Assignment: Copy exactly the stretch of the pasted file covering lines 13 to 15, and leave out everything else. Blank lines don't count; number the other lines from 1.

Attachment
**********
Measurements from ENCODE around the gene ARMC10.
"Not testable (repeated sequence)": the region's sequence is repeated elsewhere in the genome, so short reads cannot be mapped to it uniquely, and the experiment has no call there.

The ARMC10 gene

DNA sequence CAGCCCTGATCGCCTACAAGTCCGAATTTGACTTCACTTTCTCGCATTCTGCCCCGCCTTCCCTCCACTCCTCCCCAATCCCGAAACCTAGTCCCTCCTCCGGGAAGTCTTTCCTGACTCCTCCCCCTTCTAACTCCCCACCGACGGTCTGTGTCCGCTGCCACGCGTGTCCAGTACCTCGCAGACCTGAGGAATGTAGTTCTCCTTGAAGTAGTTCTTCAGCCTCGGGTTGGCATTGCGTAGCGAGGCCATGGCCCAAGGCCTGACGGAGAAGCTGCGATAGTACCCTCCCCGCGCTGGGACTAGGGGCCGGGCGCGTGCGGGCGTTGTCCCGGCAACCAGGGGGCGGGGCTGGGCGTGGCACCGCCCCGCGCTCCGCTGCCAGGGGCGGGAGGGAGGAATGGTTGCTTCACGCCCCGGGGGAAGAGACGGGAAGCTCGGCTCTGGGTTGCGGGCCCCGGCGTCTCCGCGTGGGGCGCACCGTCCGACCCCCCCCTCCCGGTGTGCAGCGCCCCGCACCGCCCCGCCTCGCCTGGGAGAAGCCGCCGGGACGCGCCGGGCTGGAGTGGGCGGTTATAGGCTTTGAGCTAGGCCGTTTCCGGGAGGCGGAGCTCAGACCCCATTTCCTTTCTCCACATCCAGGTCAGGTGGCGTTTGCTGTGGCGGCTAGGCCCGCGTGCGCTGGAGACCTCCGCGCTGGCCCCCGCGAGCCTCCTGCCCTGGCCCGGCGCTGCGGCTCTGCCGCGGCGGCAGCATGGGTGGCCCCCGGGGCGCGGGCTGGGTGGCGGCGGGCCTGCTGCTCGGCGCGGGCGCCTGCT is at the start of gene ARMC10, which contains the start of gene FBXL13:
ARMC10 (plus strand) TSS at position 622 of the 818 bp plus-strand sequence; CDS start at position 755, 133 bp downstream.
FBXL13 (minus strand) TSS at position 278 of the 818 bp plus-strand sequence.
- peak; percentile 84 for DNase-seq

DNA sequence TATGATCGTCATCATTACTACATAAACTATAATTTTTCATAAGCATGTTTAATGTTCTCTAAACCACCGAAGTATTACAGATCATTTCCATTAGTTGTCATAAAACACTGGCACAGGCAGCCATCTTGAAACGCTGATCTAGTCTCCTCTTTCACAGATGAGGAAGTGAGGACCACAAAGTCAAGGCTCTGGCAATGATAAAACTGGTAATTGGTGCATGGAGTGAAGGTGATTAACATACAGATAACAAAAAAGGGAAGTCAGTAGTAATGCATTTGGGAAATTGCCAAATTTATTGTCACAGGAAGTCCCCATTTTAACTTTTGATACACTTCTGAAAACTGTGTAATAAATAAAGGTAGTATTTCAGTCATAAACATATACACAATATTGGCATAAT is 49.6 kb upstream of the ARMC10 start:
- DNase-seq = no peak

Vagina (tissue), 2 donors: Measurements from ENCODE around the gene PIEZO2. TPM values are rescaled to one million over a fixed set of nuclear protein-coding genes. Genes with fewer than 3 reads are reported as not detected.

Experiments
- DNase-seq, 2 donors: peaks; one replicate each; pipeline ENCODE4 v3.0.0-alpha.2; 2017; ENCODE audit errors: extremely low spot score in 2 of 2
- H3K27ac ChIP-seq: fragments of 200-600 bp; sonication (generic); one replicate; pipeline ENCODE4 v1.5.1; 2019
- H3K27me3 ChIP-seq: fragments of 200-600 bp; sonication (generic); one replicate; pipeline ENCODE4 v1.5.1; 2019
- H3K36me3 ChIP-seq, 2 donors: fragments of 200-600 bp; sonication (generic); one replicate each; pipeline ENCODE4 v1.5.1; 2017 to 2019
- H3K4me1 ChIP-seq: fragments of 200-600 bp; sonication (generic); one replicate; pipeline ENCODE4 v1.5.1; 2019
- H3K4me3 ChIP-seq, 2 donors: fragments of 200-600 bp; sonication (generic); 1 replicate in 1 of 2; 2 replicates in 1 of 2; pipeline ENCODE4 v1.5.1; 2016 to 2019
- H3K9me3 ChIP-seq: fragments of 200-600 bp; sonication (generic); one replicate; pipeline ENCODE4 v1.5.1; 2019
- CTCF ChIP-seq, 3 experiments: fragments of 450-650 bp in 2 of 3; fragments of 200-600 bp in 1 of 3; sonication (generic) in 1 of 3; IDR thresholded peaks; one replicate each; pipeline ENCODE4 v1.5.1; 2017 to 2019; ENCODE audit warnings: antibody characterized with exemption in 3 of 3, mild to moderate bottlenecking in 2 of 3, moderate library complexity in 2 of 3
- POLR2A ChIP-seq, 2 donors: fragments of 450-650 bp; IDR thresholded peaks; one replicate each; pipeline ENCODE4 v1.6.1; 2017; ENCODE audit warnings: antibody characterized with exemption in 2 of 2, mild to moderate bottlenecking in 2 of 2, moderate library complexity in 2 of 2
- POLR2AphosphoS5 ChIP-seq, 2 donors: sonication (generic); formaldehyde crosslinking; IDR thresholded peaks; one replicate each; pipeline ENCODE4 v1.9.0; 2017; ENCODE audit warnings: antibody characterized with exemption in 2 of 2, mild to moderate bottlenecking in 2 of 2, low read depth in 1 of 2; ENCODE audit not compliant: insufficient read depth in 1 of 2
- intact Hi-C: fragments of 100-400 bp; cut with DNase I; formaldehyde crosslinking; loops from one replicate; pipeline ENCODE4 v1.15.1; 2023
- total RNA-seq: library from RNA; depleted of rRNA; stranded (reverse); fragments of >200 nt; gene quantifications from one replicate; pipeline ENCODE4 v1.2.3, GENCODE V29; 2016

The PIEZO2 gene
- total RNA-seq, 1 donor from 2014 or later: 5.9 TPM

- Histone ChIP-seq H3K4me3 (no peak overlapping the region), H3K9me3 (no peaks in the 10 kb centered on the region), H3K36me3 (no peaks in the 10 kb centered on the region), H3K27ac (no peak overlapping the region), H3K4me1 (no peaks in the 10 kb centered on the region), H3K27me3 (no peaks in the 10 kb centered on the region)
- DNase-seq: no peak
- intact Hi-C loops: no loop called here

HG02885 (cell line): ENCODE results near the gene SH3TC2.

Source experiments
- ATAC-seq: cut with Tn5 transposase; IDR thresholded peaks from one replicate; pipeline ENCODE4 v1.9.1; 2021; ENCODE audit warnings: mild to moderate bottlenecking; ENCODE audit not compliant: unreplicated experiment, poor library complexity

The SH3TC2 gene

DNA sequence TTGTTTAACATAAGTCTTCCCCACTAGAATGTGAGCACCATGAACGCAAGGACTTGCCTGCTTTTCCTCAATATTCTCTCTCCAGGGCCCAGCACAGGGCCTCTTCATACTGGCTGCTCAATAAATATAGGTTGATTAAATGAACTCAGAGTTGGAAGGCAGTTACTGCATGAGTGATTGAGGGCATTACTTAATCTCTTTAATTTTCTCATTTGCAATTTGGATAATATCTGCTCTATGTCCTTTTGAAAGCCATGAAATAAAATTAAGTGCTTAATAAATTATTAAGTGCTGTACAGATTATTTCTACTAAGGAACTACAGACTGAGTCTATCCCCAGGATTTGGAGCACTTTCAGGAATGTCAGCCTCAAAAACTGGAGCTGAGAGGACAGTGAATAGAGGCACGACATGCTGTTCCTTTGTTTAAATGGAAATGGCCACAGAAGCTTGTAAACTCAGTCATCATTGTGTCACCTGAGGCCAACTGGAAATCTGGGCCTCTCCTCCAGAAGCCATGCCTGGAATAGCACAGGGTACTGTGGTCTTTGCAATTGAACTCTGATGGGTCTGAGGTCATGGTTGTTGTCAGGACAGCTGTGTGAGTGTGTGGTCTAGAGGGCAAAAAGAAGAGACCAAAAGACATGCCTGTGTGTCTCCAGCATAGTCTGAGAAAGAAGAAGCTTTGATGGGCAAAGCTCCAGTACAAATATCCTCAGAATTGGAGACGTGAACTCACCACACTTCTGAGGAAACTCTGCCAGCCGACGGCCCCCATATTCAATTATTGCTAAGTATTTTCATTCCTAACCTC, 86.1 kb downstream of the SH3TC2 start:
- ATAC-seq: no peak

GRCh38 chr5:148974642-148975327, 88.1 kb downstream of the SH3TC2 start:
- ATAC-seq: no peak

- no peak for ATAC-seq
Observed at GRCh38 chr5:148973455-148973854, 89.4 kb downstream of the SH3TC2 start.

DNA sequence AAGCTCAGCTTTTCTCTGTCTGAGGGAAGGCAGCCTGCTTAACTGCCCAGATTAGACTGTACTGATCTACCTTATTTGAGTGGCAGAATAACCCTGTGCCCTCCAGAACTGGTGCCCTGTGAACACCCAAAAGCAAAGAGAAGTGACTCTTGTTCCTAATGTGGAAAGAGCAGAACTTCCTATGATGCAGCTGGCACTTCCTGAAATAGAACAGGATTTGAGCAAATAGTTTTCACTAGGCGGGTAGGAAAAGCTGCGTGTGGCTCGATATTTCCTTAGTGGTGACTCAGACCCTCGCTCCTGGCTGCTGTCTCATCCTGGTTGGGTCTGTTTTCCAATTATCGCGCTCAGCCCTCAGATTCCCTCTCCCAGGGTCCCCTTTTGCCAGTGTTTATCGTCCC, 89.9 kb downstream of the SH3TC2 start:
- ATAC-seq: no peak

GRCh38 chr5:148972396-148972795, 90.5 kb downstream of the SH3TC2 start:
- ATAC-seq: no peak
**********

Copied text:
- H3K27ac ChIP-seq: fragments of 200-600 bp; sonication (generic); one replicate; pipeline ENCODE4 v1.5.1; 2019
- H3K27me3 ChIP-seq: fragments of 200-600 bp; sonication (generic); one replicate; pipeline ENCODE4 v1.5.1; 2019
- H3K36me3 ChIP-seq, 2 donors: fragments of 200-600 bp; sonication (generic); one replicate each; pipeline ENCODE4 v1.5.1; 2017 to 2019